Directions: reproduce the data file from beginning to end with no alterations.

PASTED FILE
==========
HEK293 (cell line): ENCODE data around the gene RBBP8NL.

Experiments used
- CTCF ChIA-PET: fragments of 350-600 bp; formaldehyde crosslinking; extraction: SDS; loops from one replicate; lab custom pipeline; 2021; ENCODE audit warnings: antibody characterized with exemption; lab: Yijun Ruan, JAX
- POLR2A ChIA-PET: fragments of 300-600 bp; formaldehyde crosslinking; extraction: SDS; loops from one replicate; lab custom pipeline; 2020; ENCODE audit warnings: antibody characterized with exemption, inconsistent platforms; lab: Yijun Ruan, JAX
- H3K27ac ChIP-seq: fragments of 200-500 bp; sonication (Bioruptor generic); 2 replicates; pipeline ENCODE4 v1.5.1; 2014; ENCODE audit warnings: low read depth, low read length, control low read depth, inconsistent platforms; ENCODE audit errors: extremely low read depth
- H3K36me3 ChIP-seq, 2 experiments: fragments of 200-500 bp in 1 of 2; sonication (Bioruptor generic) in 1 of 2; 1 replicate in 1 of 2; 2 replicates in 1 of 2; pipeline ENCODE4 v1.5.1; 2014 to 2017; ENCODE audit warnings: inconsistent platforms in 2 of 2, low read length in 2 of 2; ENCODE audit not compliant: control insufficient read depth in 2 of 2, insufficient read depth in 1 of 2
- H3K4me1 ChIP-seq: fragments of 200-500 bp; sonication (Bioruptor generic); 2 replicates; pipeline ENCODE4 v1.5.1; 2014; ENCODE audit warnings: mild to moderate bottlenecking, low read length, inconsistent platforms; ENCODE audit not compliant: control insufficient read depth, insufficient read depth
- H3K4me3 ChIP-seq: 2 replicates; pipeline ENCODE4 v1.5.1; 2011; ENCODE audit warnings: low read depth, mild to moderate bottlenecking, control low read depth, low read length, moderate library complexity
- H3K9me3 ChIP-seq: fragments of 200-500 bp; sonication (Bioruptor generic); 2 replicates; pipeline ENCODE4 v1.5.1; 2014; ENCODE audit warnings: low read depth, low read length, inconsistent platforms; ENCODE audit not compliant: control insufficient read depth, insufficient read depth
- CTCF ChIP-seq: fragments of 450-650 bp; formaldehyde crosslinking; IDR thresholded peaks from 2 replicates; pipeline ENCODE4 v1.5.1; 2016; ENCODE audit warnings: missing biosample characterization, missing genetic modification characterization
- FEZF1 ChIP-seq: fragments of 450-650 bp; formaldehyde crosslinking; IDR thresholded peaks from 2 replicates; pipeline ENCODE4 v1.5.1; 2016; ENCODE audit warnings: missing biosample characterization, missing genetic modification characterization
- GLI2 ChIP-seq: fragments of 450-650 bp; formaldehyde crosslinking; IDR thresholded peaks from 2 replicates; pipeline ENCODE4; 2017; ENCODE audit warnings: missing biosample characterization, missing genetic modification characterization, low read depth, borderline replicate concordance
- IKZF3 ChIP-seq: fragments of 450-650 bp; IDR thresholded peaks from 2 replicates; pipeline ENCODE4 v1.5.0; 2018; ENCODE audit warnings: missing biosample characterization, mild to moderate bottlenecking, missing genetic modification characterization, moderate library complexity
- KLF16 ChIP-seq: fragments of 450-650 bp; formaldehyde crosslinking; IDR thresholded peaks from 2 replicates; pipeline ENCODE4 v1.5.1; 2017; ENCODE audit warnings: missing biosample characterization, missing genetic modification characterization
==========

HEK293 (cell line): ENCODE data around the gene RBBP8NL.

Experiments used
- CTCF ChIA-PET: fragments of 350-600 bp; formaldehyde crosslinking; extraction: SDS; loops from one replicate; lab custom pipeline; 2021; ENCODE audit warnings: antibody characterized with exemption; lab: Yijun Ruan, JAX
- POLR2A ChIA-PET: fragments of 300-600 bp; formaldehyde crosslinking; extraction: SDS; loops from one replicate; lab custom pipeline; 2020; ENCODE audit warnings: antibody characterized with exemption, inconsistent platforms; lab: Yijun Ruan, JAX
- H3K27ac ChIP-seq: fragments of 200-500 bp; sonication (Bioruptor generic); 2 replicates; pipeline ENCODE4 v1.5.1; 2014; ENCODE audit warnings: low read depth, low read length, control low read depth, inconsistent platforms; ENCODE audit errors: extremely low read depth
- H3K36me3 ChIP-seq, 2 experiments: fragments of 200-500 bp in 1 of 2; sonication (Bioruptor generic) in 1 of 2; 1 replicate in 1 of 2; 2 replicates in 1 of 2; pipeline ENCODE4 v1.5.1; 2014 to 2017; ENCODE audit warnings: inconsistent platforms in 2 of 2, low read length in 2 of 2; ENCODE audit not compliant: control insufficient read depth in 2 of 2, insufficient read depth in 1 of 2
- H3K4me1 ChIP-seq: fragments of 200-500 bp; sonication (Bioruptor generic); 2 replicates; pipeline ENCODE4 v1.5.1; 2014; ENCODE audit warnings: mild to moderate bottlenecking, low read length, inconsistent platforms; ENCODE audit not compliant: control insufficient read depth, insufficient read depth
- H3K4me3 ChIP-seq: 2 replicates; pipeline ENCODE4 v1.5.1; 2011; ENCODE audit warnings: low read depth, mild to moderate bottlenecking, control low read depth, low read length, moderate library complexity
- H3K9me3 ChIP-seq: fragments of 200-500 bp; sonication (Bioruptor generic); 2 replicates; pipeline ENCODE4 v1.5.1; 2014; ENCODE audit warnings: low read depth, low read length, inconsistent platforms; ENCODE audit not compliant: control insufficient read depth, insufficient read depth
- CTCF ChIP-seq: fragments of 450-650 bp; formaldehyde crosslinking; IDR thresholded peaks from 2 replicates; pipeline ENCODE4 v1.5.1; 2016; ENCODE audit warnings: missing biosample characterization, missing genetic modification characterization
- FEZF1 ChIP-seq: fragments of 450-650 bp; formaldehyde crosslinking; IDR thresholded peaks from 2 replicates; pipeline ENCODE4 v1.5.1; 2016; ENCODE audit warnings: missing biosample characterization, missing genetic modification characterization
- GLI2 ChIP-seq: fragments of 450-650 bp; formaldehyde crosslinking; IDR thresholded peaks from 2 replicates; pipeline ENCODE4; 2017; ENCODE audit warnings: missing biosample characterization, missing genetic modification characterization, low read depth, borderline replicate concordance
- IKZF3 ChIP-seq: fragments of 450-650 bp; IDR thresholded peaks from 2 replicates; pipeline ENCODE4 v1.5.0; 2018; ENCODE audit warnings: missing biosample characterization, mild to moderate bottlenecking, missing genetic modification characterization, moderate library complexity
- KLF16 ChIP-seq: fragments of 450-650 bp; formaldehyde crosslinking; IDR thresholded peaks from 2 replicates; pipeline ENCODE4 v1.5.1; 2017; ENCODE audit warnings: missing biosample characterization, missing genetic modification characterization